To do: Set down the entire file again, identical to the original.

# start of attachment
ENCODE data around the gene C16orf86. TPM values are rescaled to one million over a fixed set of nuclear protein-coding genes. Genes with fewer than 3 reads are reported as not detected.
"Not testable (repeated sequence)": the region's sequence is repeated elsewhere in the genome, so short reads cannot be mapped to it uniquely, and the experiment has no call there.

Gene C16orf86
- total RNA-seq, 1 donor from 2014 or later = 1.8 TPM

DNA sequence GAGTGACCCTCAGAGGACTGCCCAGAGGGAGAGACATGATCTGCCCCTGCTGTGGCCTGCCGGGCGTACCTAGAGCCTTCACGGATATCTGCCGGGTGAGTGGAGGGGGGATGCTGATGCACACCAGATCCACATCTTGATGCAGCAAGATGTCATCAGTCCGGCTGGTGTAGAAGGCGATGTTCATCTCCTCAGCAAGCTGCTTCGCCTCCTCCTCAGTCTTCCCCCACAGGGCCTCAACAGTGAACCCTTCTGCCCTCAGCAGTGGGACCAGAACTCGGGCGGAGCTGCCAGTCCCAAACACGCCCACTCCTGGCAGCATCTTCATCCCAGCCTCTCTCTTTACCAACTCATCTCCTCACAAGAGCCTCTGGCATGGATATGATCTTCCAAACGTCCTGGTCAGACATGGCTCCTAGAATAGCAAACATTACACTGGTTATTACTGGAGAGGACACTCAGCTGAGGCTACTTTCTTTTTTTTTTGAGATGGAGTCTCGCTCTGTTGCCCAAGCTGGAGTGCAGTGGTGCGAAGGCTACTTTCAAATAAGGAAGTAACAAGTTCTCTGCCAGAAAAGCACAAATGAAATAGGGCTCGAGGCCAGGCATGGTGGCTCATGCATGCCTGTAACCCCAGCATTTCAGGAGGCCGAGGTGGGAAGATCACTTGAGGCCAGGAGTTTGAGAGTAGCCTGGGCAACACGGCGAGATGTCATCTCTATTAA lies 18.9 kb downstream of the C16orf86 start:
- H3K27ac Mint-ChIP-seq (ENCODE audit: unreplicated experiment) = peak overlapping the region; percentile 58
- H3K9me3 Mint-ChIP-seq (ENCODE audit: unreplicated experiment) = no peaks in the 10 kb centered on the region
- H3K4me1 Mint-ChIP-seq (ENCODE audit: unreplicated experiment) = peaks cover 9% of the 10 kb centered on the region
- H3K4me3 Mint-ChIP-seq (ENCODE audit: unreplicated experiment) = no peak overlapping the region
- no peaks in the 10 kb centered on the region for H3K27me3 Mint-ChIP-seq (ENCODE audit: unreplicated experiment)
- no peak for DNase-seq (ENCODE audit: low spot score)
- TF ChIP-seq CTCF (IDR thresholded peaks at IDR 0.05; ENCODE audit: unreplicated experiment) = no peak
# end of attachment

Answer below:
ENCODE data around the gene C16orf86. TPM values are rescaled to one million over a fixed set of nuclear protein-coding genes. Genes with fewer than 3 reads are reported as not detected.
"Not testable (repeated sequence)": the region's sequence is repeated elsewhere in the genome, so short reads cannot be mapped to it uniquely, and the experiment has no call there.

Gene C16orf86
- total RNA-seq, 1 donor from 2014 or later = 1.8 TPM

DNA sequence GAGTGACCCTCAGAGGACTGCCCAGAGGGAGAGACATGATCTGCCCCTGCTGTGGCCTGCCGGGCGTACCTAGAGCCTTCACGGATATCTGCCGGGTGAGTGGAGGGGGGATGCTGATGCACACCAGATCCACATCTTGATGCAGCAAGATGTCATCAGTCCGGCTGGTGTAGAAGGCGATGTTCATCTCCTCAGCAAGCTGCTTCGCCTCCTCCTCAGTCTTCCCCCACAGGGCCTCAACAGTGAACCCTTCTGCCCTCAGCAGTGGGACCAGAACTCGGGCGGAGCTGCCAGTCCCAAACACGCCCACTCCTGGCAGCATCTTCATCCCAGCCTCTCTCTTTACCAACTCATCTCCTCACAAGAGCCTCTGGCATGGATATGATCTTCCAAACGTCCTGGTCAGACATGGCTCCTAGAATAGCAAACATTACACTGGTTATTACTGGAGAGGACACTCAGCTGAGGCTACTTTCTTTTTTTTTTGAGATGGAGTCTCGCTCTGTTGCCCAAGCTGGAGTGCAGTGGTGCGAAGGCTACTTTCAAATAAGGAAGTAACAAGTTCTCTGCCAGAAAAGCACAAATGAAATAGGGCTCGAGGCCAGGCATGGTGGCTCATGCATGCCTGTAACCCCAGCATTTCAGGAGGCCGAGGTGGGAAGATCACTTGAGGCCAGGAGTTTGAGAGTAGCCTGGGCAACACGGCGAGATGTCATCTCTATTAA lies 18.9 kb downstream of the C16orf86 start:
- H3K27ac Mint-ChIP-seq (ENCODE audit: unreplicated experiment) = peak overlapping the region; percentile 58
- H3K9me3 Mint-ChIP-seq (ENCODE audit: unreplicated experiment) = no peaks in the 10 kb centered on the region
- H3K4me1 Mint-ChIP-seq (ENCODE audit: unreplicated experiment) = peaks cover 9% of the 10 kb centered on the region
- H3K4me3 Mint-ChIP-seq (ENCODE audit: unreplicated experiment) = no peak overlapping the region
- no peaks in the 10 kb centered on the region for H3K27me3 Mint-ChIP-seq (ENCODE audit: unreplicated experiment)
- no peak for DNase-seq (ENCODE audit: low spot score)
- TF ChIP-seq CTCF (IDR thresholded peaks at IDR 0.05; ENCODE audit: unreplicated experiment) = no peak